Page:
Season 8 of ‘Game of Thrones’ did exactly what it had to do — whether we liked it or not

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Grade: 4.0/5.0

“Game of Thrones” is a show infused with prophecy. Foreshadowed moments are embedded in every promise, legend and vision, and it has been the duty of fans for the past eight seasons to dissect these told fortunes and uncover small truths. But after eight years, predictions have finally been confirmed or proven untrue. Under the scrutiny of millions of die-hard fans, showrunners D.B. Weiss and David Benioff wrapped up dozens of ongoing storylines in six lengthy episodes. Needless to say, the stakes were high.

“Uneven” would be an appropriate descriptor of season eight, which was marked by some of the most elaborately scaled battles in television history as well as by frustrating, bizarre character assassinations. It was rushed. It was anticlimactic. It was poorly lit.

But it was also magnificent.

The final six episodes of “Game of Thrones” were strictly oriented toward payoff. Fans deserved catharsis, even if it came at the expense of clever plotting. While we were led to believe that “Game of Thrones” would be about “breaking the wheel,” its final episode was much more about breaking the ladder that Littlefinger (Aidan Gillen) spoke of in season three — or, rather, restoring order to years of chaos and unpredictability.

More than anything, season eight should be remembered for fantastic performances from its cast. Nikolaj Coster-Waldau and Emilia Clarke were swimming upstream as Jaime Lannister and Daenerys Targaryen — their particular characters ended up being written to serve the narrative, even if it meant contradicting years of character development. Nonetheless, Coster-Waldau and Clarke both delivered remarkably heartfelt performances. Jaime’s goodbye to Tyrion Lannister (Peter Dinklage) and Daenerys’ final moments with Jon Snow (Kit Harington) are among the scenes fans are likely to rewatch again and again.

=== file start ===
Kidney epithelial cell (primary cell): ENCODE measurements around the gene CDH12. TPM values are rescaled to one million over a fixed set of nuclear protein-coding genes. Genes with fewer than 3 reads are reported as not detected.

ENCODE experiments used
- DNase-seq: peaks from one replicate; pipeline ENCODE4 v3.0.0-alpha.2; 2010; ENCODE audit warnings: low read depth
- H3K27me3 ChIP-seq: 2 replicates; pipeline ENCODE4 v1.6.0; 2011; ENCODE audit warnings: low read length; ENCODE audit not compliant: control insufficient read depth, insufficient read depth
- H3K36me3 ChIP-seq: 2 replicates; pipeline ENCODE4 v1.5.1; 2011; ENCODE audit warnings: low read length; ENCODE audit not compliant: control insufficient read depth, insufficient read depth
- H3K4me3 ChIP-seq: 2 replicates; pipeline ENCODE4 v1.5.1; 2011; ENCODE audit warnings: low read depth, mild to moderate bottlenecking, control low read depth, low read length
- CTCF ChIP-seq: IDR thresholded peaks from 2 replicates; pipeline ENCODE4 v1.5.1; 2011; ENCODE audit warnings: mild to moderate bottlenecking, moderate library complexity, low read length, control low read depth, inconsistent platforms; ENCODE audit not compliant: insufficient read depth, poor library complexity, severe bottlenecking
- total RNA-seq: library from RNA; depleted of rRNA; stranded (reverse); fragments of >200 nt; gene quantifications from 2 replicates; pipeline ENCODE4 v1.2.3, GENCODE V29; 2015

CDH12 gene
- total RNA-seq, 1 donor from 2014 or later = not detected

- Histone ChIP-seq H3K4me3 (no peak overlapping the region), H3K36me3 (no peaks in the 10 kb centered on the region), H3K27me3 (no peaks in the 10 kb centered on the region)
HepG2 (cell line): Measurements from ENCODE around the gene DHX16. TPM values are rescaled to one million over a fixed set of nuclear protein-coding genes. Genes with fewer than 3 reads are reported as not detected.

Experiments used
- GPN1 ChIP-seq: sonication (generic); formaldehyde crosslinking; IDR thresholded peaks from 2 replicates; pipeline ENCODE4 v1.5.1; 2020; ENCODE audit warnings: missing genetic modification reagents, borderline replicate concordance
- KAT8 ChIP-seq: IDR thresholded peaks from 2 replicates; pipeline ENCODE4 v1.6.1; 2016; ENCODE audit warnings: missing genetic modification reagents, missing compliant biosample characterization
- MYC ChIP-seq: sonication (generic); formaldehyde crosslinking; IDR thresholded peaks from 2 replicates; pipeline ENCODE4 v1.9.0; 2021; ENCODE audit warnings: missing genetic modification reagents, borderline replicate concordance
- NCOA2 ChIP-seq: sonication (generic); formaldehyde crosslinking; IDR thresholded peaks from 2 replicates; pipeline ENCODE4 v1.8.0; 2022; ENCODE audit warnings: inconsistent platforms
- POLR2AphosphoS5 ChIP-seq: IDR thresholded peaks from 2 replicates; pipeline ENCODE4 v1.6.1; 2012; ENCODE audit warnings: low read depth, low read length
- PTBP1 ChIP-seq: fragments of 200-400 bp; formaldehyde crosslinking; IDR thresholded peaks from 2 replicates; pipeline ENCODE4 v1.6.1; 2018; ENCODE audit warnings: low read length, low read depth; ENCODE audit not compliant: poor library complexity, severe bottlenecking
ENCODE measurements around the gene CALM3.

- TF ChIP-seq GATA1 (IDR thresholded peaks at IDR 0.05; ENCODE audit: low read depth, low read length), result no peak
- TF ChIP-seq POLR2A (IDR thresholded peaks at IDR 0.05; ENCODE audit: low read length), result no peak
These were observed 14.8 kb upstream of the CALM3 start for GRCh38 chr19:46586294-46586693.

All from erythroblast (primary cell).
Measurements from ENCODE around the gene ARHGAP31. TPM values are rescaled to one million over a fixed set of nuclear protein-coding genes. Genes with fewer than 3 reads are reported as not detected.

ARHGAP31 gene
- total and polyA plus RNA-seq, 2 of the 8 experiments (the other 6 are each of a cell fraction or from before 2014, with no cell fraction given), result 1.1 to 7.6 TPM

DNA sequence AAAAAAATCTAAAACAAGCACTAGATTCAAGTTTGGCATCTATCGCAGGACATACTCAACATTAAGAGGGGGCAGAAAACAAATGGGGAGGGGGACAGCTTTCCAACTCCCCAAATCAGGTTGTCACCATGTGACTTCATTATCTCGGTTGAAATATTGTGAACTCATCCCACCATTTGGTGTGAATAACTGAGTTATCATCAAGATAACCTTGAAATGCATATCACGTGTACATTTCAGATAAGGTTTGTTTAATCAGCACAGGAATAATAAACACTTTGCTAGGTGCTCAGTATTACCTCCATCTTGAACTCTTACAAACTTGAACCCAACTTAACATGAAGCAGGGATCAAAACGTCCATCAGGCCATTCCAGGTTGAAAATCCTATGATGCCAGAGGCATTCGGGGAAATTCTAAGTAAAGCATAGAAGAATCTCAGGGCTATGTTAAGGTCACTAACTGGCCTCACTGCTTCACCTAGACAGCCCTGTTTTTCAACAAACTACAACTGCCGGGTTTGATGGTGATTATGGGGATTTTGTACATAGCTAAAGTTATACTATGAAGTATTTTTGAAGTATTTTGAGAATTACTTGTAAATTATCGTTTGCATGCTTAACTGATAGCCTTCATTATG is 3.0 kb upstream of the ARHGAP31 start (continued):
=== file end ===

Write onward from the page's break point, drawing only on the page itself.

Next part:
Miguel Sapochnik, who directed both “The Long Night” and “The Bells,” is the unsung hero of this season and of the fantasy genre. Both episodes are triumphs, not only of scale, but of pacing and emotional gravitas.

With aid from Ramin Djawadi’s memorable score, the battles excelled in armies clashing and tender goodbyes — and, much to fans’ pleasure, Sapochnik made especially good use of Maisie Williams as Arya Stark. These battles could be criticized for the pathetically bad military strategizing that constitute their backbones. But if the successful invasion of the White Walkers into Winterfell gave Arya the chance to shank the Night King (Vladimir Furdik), picking apart the game plan feels spoilsport.

But battles weren’t the only highlight of the season. “A Knight of the Seven Kingdoms,” anchored by Dinklage as Tyrion Lannister, is one of the show’s finest episodes and a return to form for a series that has otherwise abandoned its roots as a medieval political drama, reintroducing dialogue layered with meaning and purpose. It’s unfortunate that “The Iron Throne” fails to emulate this same nuance, with some conversations — including the selection of Bran the Broken (Isaac Hempstead Wright) as the new ruler of the Six Kingdoms — playing so absurd that one could only assume the intent was comedic.

But the series finale is certainly no joke. While each character is granted a valid ending, Jon draws the shortest stick by far. The pain of his exile to the Night’s Watch is only exacerbated by the realization that the show ends with all of the Starks near-permanently separated from each other. Although, for those tempted to bemoan Jon’s fate, one might recall how nearly every female character on the show either was forced to endure horrific pain or succumbed to madness. Maybe Jon didn’t have it so bad.

Television owesfo HBO and “Game of Thrones” a debt not even a Lannister could hope to repay. It’s a show that fundamentally transformed our expectations for television and what it could achieve. While the execution may have been almost humorously sloppy, the final season of “Game of Thrones” delivered a fitting ending for its many characters. And in its final moments, the show revealed that “the North remembers” might perhaps best embody the show’s overarching theme: We are nothing but the stories we are remembered for, long after we’re gone.

Contact Shannon O’Hara at [email protected].